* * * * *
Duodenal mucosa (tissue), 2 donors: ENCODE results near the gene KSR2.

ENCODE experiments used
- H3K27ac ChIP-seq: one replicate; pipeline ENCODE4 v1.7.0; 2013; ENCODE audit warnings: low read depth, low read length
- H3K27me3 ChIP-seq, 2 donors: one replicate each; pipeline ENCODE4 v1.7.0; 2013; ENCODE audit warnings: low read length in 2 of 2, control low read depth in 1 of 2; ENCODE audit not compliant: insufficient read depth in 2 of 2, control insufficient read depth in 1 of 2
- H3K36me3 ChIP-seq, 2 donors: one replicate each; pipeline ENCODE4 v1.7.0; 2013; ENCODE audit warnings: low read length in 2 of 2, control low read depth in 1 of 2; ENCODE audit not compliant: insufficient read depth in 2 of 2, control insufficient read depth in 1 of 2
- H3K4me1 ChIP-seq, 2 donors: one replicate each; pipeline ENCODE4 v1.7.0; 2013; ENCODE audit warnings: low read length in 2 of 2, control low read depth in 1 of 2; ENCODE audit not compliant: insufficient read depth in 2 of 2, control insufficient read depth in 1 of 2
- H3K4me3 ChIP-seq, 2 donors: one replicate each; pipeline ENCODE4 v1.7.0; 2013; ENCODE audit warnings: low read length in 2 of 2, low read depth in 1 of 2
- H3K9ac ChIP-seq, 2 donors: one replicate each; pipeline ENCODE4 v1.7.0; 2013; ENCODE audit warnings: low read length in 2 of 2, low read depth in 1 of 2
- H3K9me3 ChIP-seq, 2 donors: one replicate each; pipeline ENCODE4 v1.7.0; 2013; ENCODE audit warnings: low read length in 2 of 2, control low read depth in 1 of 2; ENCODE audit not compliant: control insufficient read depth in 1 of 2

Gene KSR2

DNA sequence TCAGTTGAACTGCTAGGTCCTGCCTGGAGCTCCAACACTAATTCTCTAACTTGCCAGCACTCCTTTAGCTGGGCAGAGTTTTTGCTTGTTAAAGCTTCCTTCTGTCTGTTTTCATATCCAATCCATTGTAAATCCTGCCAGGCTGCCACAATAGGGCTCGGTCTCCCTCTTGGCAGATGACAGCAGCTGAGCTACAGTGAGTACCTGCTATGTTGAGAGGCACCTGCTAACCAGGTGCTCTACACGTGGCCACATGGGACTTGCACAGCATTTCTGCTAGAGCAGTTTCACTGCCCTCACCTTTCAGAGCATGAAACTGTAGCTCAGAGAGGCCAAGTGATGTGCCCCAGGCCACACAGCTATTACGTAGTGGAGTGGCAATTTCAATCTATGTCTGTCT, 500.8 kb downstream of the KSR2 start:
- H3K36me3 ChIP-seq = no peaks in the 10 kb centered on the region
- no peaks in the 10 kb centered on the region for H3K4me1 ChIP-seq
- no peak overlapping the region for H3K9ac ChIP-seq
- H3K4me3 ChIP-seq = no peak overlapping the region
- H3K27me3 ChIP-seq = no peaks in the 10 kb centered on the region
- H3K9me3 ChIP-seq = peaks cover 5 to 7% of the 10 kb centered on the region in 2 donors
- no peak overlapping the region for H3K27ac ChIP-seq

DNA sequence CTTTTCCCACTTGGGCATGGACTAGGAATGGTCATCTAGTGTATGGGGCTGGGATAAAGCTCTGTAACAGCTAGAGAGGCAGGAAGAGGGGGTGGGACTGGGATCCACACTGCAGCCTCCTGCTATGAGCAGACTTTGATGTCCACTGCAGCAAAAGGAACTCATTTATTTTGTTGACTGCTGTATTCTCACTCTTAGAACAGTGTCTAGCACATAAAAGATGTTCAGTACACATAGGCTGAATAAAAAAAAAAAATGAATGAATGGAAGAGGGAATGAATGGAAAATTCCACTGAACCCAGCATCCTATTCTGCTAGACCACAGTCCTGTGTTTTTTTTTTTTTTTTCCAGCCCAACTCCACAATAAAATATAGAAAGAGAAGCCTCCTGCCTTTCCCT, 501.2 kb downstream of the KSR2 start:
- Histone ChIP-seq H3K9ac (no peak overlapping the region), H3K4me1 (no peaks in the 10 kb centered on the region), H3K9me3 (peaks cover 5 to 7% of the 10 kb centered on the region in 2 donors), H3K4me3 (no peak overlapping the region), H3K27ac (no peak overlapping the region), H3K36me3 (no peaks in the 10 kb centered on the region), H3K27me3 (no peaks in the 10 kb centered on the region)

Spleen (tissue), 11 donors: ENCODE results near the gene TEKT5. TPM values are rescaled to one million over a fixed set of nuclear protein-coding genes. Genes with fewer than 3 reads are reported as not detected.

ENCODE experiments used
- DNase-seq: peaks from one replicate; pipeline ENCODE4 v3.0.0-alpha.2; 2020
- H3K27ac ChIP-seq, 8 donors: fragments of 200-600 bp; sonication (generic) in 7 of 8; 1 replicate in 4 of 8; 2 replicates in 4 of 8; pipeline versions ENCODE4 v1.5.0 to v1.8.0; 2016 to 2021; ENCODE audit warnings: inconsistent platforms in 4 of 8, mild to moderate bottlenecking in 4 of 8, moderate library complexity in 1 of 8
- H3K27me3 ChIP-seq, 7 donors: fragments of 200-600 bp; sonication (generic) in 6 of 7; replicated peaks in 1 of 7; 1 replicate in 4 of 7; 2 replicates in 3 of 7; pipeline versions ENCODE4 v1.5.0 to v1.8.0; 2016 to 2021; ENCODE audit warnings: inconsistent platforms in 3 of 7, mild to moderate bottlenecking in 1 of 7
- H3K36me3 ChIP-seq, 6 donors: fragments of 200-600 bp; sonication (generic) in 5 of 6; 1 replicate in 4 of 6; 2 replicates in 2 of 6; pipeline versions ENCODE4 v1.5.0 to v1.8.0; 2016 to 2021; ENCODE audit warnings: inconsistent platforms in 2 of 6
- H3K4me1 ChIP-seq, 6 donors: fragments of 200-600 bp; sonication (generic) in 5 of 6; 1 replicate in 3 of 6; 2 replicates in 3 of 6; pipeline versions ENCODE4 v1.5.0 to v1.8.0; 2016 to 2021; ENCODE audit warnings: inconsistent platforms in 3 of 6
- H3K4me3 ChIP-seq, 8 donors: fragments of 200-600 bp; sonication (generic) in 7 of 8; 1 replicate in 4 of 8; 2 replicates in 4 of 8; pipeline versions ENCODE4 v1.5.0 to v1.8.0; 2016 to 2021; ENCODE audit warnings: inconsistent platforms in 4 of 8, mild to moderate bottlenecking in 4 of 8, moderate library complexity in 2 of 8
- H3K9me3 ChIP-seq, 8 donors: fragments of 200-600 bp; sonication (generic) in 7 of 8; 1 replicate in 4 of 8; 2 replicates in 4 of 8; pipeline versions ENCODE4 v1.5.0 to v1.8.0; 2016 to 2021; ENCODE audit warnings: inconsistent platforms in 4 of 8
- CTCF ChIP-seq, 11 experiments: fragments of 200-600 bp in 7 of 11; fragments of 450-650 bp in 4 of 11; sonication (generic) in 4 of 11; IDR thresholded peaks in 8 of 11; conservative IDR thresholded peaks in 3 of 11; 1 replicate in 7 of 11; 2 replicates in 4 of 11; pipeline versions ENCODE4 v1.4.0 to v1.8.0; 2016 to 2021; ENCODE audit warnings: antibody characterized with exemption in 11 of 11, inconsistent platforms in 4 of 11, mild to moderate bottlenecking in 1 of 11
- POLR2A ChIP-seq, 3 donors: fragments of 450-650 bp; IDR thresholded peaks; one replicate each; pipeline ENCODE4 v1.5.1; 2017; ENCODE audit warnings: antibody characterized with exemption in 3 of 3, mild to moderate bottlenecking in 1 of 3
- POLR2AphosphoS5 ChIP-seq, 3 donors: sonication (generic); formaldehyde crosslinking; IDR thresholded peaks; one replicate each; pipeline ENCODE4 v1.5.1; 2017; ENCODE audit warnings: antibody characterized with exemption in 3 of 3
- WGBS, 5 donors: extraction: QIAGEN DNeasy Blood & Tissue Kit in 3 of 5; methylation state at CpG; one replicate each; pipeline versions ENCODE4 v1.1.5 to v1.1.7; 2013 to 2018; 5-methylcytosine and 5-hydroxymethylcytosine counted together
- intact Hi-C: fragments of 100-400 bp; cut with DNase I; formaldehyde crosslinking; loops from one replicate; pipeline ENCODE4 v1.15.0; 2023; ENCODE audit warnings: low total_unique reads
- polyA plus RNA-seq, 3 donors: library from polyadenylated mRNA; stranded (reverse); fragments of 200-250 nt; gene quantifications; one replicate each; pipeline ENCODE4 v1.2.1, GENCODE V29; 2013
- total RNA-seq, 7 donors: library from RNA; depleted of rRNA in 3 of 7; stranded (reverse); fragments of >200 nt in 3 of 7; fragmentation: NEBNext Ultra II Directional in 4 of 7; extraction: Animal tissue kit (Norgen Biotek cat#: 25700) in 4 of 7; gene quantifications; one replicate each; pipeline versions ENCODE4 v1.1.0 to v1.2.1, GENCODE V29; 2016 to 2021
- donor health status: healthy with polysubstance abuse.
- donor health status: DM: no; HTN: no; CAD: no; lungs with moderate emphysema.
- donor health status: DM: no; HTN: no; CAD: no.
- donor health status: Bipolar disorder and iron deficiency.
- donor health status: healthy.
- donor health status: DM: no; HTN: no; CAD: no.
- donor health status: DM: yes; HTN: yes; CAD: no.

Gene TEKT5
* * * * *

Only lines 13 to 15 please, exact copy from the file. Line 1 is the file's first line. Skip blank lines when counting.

- no peaks in the 10 kb centered on the region for H3K4me1 ChIP-seq
- no peak overlapping the region for H3K9ac ChIP-seq
- H3K4me3 ChIP-seq = no peak overlapping the region